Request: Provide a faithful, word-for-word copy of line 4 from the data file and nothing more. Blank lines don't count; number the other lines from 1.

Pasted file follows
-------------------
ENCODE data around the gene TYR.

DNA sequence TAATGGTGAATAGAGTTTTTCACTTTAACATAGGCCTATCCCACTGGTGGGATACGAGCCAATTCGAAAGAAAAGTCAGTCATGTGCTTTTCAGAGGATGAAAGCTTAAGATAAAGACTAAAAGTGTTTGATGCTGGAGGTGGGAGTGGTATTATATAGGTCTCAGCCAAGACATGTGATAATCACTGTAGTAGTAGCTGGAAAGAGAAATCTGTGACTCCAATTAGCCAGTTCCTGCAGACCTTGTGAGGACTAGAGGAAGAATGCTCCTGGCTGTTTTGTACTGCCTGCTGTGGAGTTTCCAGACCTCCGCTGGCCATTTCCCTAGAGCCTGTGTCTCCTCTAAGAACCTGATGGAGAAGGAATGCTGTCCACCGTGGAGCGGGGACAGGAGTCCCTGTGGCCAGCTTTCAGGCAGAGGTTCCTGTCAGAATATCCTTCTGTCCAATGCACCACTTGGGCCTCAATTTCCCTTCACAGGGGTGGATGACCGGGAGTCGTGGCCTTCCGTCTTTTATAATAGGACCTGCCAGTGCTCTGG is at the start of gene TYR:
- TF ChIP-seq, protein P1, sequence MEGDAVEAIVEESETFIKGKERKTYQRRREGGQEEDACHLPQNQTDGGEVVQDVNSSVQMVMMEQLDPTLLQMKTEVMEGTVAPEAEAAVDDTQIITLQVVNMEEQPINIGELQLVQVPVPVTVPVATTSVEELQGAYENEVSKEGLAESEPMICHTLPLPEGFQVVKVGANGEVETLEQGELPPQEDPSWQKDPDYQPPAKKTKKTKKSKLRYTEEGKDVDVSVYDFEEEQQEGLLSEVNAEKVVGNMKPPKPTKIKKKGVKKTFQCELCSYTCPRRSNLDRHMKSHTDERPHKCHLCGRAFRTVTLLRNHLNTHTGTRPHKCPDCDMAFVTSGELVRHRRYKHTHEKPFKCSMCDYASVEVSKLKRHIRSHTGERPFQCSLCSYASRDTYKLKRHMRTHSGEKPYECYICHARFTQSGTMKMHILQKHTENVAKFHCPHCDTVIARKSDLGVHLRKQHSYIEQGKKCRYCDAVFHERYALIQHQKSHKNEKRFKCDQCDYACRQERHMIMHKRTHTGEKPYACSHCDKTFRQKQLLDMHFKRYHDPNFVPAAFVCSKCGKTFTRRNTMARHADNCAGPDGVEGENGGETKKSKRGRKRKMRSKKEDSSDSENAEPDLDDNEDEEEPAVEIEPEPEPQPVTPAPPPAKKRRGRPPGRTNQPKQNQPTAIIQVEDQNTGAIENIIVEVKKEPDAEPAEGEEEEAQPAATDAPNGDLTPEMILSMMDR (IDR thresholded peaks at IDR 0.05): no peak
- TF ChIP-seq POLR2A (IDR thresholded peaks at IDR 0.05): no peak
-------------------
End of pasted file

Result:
- TF ChIP-seq POLR2A (IDR thresholded peaks at IDR 0.05): no peak